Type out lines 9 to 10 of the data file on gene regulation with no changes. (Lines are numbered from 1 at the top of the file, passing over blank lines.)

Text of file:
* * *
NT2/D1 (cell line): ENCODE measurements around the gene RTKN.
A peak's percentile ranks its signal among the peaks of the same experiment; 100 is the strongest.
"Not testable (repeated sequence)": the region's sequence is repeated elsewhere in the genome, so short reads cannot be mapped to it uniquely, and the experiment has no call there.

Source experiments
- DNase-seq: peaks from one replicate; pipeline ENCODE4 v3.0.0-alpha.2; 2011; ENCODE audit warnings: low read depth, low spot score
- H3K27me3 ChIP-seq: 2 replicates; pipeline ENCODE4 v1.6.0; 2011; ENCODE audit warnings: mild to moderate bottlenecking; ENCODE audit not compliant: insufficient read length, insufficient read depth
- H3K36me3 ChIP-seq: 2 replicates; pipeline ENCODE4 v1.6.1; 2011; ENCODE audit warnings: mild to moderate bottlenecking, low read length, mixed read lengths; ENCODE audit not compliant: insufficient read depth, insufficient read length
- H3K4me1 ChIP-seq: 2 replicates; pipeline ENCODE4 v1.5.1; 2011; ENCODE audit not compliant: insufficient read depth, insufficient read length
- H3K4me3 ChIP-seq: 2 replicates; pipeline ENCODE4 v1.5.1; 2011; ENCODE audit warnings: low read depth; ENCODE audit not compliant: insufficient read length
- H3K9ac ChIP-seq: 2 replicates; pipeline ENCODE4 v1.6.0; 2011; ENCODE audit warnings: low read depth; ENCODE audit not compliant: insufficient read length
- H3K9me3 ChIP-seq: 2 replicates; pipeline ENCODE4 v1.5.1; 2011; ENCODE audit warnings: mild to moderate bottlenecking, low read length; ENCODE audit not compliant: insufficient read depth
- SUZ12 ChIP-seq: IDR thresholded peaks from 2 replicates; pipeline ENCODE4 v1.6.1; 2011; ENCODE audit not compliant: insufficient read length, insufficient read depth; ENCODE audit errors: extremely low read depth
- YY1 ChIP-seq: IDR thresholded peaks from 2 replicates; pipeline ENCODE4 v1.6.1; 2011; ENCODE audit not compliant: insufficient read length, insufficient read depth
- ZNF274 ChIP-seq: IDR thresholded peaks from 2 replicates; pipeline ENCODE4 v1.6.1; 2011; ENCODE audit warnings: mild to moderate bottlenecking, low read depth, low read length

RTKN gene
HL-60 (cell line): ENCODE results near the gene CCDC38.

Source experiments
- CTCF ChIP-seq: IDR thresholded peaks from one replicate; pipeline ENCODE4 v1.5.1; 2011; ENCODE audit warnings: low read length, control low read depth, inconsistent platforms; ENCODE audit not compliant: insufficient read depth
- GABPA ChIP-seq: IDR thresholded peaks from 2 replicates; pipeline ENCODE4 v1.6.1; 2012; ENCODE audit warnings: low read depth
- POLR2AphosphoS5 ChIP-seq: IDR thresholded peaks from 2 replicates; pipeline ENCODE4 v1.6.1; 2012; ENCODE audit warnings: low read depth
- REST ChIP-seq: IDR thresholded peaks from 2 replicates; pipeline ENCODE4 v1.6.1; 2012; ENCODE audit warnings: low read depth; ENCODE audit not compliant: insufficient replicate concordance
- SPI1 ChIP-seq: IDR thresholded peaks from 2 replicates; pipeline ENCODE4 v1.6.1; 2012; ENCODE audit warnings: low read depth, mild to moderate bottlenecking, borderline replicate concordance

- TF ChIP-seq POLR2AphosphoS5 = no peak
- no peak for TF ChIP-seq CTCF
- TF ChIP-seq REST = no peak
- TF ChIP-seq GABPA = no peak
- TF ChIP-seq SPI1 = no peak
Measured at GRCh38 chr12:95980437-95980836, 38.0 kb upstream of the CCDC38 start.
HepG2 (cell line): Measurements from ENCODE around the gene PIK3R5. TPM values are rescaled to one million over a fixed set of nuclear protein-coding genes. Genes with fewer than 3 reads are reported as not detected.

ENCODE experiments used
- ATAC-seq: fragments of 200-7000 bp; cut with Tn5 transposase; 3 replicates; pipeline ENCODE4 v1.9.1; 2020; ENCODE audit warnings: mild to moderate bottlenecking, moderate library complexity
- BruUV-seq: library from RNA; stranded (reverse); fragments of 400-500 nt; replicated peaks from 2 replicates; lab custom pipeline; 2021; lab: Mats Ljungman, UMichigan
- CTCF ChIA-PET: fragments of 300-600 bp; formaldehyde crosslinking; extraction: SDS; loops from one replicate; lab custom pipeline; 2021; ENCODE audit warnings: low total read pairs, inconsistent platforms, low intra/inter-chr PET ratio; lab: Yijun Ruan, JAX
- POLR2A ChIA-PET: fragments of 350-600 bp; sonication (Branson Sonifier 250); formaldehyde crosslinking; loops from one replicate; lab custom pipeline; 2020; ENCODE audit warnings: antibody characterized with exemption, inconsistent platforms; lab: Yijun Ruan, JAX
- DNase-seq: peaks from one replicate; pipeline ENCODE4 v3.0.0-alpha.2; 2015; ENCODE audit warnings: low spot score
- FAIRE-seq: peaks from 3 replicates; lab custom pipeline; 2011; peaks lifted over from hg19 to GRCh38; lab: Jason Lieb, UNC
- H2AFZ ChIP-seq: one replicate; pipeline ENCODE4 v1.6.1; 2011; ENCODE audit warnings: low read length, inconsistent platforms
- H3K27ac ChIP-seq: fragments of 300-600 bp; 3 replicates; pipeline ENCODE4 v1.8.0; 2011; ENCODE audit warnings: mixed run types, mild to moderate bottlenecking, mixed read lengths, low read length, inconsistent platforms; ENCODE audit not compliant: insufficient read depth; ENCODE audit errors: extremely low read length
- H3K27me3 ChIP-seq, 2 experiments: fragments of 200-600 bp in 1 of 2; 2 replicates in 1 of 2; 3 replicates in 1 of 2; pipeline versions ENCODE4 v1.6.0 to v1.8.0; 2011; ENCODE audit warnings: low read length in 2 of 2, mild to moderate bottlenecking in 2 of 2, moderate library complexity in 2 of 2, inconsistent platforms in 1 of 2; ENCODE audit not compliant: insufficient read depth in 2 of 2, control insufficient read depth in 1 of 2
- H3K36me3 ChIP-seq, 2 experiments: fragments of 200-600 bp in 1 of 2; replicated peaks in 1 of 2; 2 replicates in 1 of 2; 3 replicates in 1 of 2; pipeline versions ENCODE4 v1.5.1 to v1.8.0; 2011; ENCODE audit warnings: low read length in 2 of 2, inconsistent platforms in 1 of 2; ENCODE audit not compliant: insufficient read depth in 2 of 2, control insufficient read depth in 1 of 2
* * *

- H3K4me3 ChIP-seq: 2 replicates; pipeline ENCODE4 v1.5.1; 2011; ENCODE audit warnings: low read depth; ENCODE audit not compliant: insufficient read length
- H3K9ac ChIP-seq: 2 replicates; pipeline ENCODE4 v1.6.0; 2011; ENCODE audit warnings: low read depth; ENCODE audit not compliant: insufficient read length